Al-Baqi as viewed by historians
Umar bin Jubair describes al-Baqi as he saw it during his travel to Madina, saying "Al-Baqi is situated to the east of Madina. You enter it through the gate known as the gate of al-Baqi. As you enter, the first grave you see on your left is that of Safiya, the Prophet's aunt, and further still is the grave of Malik bin Anas, the Imam of Madina. On his grave is raised a small dome. In front of it is the grave of Ibrahim son of our Prophet (s) with a white dome over it, and next to it on the right is the grave of Abdul-Rahman son of Umar bin al-Khattab, popularly known as Abu Shahma, whose father had kept punishing him till death overtook him. Facing it are the graves of Aqeel bin Abi Talib and Abdullah bin Ja'far al-Tayyar. There, facing those graves is a small shrine containing the graves of the Prophet's wives, following by a shrine of Abbas bin Abdul Muttalib.
The grave of Hasan bin Ali (a.s) , situated near the gate to it's right hand, has an elevated dome over it. His head lies at the feet of Abbas bin Abdul Muttalib, and both graves are raised high above the ground, their walls are panelled with yellow plates and studded with beautiful star-shaped nails. This is how the grave of Ibrahim, son of the Prophet (s) has also been adorned. Behind the shrine of Abbas there is the house attributed to Fatima, daughter of our Prophet (s), known as "Bayt al-Ahzaan" (the house of grief) because it is the house she used to frequent in order to mourn the death of her father, the chosen one, peace be upon him. At the farthest end of al-Baqi is the grave of the caliph Uthman, with a small dome over it, and there, next to it, is the grave of Fatima bint Asad, mother of Ali b. Abi Talib (a.s) "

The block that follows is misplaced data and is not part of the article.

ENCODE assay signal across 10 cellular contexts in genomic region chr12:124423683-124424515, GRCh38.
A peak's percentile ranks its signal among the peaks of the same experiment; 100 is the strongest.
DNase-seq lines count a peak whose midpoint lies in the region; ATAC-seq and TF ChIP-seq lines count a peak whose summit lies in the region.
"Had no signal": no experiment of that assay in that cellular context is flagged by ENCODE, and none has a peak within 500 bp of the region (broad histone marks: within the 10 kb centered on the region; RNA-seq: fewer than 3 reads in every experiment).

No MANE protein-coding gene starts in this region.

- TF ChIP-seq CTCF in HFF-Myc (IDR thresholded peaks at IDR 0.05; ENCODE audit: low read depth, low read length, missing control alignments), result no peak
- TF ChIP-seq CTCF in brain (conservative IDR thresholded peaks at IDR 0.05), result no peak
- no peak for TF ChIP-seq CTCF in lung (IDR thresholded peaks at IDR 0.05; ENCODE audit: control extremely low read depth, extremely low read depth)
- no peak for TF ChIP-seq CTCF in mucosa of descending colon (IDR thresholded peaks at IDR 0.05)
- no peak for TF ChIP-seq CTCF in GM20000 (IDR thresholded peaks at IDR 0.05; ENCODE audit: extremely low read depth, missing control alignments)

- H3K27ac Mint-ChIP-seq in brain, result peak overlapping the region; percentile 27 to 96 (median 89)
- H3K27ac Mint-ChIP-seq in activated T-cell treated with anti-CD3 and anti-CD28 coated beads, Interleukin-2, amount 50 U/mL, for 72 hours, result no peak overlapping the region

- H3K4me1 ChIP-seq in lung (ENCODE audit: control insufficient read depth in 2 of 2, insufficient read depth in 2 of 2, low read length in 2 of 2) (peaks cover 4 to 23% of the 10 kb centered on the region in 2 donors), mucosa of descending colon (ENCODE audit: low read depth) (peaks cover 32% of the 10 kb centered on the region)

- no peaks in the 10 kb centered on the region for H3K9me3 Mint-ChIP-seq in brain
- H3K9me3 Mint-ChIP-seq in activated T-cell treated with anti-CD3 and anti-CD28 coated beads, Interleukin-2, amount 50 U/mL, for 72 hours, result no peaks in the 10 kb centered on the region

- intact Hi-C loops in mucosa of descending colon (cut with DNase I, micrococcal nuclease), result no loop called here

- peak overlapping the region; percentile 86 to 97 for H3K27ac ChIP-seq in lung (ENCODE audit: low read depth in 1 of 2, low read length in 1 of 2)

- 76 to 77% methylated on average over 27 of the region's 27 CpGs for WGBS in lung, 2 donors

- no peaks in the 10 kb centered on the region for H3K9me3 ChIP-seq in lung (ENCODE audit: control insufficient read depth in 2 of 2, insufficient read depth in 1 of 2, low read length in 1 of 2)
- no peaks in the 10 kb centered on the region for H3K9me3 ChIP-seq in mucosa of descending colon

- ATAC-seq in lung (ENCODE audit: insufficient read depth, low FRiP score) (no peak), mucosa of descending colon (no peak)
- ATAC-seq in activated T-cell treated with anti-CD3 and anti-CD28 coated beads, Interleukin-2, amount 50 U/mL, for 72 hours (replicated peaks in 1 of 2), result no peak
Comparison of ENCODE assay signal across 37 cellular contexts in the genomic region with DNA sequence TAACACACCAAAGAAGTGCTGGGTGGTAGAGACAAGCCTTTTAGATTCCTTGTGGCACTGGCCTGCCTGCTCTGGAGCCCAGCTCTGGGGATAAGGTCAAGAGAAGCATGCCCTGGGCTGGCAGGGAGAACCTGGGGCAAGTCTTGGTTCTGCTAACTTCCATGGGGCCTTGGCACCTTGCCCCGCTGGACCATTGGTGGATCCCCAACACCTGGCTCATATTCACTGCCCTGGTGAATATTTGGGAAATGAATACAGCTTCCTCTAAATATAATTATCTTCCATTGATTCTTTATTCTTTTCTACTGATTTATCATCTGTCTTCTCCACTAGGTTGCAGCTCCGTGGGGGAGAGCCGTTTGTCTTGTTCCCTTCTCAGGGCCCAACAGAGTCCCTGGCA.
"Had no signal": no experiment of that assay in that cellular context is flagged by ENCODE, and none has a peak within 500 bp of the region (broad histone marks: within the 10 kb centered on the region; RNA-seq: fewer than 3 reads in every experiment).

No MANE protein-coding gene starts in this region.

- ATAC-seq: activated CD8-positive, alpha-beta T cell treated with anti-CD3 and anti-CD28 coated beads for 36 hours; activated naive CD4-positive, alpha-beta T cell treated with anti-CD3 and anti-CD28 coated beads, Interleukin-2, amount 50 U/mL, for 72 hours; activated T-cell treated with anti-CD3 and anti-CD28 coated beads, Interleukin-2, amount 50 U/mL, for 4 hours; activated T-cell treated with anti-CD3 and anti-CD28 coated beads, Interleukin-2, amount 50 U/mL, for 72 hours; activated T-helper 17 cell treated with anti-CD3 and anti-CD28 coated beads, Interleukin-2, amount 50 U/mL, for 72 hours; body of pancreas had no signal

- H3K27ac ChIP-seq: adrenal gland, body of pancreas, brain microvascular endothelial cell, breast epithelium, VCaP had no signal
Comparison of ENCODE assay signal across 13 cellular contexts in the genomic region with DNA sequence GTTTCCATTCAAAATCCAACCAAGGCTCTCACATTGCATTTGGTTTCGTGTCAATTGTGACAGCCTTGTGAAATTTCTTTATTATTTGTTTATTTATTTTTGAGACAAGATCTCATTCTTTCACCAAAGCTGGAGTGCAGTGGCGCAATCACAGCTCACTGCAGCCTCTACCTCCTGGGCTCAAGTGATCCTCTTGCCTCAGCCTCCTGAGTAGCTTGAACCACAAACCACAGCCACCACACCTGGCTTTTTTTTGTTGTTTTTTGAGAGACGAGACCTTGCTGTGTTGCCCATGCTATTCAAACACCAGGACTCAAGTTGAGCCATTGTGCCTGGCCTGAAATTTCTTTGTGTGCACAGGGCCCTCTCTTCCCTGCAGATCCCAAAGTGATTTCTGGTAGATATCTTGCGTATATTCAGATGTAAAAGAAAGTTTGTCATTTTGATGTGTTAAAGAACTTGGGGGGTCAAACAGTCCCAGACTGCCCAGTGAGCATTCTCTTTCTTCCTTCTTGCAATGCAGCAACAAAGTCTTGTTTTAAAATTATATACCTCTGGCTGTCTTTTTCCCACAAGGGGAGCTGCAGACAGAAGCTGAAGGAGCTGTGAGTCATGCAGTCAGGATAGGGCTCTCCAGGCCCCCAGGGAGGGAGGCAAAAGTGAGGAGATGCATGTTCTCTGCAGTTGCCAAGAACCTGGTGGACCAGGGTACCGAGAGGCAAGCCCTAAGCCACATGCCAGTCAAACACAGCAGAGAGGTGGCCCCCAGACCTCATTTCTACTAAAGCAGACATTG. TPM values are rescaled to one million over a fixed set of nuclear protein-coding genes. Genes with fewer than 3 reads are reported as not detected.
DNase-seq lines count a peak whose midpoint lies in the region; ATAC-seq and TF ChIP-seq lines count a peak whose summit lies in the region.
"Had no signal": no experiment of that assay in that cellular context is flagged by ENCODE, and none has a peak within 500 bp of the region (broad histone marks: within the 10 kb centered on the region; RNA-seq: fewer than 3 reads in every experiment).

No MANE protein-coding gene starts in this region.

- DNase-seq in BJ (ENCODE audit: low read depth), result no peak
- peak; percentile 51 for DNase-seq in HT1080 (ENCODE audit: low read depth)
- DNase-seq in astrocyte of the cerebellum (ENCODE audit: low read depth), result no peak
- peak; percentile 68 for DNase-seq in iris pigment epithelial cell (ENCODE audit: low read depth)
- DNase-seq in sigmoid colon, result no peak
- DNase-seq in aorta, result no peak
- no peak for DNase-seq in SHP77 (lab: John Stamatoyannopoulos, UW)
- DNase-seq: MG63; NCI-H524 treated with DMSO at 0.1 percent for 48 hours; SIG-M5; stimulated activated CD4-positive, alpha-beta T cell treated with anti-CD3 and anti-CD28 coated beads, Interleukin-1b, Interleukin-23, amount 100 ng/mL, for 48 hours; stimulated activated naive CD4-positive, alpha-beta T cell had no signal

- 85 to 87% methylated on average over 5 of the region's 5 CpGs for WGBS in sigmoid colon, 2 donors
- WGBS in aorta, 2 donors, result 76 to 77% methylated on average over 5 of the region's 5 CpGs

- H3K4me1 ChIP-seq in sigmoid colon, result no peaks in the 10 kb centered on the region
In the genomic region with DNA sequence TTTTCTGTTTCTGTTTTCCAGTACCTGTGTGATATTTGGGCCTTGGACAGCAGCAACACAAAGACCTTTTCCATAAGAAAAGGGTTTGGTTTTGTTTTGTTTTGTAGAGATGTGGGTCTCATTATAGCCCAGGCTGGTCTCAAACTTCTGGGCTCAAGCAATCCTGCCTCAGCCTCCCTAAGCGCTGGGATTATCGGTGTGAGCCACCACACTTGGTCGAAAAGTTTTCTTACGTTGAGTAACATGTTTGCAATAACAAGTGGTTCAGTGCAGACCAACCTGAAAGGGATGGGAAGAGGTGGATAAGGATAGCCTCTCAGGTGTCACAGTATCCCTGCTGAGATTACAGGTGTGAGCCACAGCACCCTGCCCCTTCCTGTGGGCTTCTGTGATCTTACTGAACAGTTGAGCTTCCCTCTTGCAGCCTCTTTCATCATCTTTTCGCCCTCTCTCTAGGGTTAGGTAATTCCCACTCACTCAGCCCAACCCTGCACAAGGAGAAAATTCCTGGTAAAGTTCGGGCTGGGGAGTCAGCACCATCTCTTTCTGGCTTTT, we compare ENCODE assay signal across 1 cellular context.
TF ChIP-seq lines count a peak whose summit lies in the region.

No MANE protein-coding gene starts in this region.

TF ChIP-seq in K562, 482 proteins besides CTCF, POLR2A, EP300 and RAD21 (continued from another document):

After a century and a half, the famous traveller Ibn Batuta came to describe al-Baqi in a way which does not in any way differ from the description given by Ibn Jubair. He adds saying, "At al-Baqi are the graves of numerous Muhajirin and Ansar and many companions of the Prophet (s), except that most of their names are unknown."
Thus, over the centuries, al-Baqi remained a sacred site with renovations being carried out as and when needed till the Wahhabis rose to power in the early nineteenth century. The latter desecrated the tombs and demonstrated disrespect to the martyrs and the companions of the Prophet (s) buried there. Muslims who disagreed with them were branded as "infidels" and were subsequently killed.
Adapted from the book: "History of the Shrines"
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